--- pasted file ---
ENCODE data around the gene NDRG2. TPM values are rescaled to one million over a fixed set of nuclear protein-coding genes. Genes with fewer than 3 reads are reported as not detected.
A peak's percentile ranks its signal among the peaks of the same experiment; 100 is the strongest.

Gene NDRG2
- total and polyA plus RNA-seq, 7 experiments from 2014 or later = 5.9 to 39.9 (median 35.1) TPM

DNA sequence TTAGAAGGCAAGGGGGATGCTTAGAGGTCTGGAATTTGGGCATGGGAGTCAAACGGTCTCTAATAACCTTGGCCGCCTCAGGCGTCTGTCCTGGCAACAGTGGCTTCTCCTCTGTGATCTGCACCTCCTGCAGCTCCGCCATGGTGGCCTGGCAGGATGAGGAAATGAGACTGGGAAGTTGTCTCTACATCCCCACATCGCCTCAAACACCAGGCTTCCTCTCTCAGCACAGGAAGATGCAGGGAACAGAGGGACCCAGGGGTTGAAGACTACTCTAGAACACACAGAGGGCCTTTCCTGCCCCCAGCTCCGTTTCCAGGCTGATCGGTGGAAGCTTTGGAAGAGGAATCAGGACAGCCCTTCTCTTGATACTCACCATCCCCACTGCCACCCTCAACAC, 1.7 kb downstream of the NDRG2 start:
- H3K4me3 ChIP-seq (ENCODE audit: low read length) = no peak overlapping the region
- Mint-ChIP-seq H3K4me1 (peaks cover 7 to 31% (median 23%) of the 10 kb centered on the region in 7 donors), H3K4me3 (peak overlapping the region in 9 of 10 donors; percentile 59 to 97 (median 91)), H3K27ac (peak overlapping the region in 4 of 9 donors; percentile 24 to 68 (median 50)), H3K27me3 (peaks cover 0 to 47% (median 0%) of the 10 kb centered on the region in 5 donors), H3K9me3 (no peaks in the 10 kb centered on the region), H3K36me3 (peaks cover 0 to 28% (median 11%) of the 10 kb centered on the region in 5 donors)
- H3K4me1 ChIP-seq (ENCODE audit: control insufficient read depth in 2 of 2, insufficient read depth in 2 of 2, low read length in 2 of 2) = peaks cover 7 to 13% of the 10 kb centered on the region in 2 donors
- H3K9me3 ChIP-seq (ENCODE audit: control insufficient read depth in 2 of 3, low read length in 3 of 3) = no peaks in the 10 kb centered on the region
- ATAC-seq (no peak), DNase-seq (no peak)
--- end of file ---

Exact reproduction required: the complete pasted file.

ENCODE data around the gene NDRG2. TPM values are rescaled to one million over a fixed set of nuclear protein-coding genes. Genes with fewer than 3 reads are reported as not detected.
A peak's percentile ranks its signal among the peaks of the same experiment; 100 is the strongest.

Gene NDRG2
- total and polyA plus RNA-seq, 7 experiments from 2014 or later = 5.9 to 39.9 (median 35.1) TPM

DNA sequence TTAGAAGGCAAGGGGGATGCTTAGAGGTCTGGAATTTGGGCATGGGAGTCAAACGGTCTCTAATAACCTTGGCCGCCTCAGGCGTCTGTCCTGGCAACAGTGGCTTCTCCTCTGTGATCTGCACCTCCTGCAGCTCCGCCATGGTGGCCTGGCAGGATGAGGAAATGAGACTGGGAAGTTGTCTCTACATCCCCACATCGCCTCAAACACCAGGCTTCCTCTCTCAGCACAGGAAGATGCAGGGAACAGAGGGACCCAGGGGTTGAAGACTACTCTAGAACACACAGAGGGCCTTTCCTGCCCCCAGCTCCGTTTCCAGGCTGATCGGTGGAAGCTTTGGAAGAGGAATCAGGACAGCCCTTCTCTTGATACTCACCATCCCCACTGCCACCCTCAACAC, 1.7 kb downstream of the NDRG2 start:
- H3K4me3 ChIP-seq (ENCODE audit: low read length) = no peak overlapping the region
- Mint-ChIP-seq H3K4me1 (peaks cover 7 to 31% (median 23%) of the 10 kb centered on the region in 7 donors), H3K4me3 (peak overlapping the region in 9 of 10 donors; percentile 59 to 97 (median 91)), H3K27ac (peak overlapping the region in 4 of 9 donors; percentile 24 to 68 (median 50)), H3K27me3 (peaks cover 0 to 47% (median 0%) of the 10 kb centered on the region in 5 donors), H3K9me3 (no peaks in the 10 kb centered on the region), H3K36me3 (peaks cover 0 to 28% (median 11%) of the 10 kb centered on the region in 5 donors)
- H3K4me1 ChIP-seq (ENCODE audit: control insufficient read depth in 2 of 2, insufficient read depth in 2 of 2, low read length in 2 of 2) = peaks cover 7 to 13% of the 10 kb centered on the region in 2 donors
- H3K9me3 ChIP-seq (ENCODE audit: control insufficient read depth in 2 of 3, low read length in 3 of 3) = no peaks in the 10 kb centered on the region
- ATAC-seq (no peak), DNase-seq (no peak)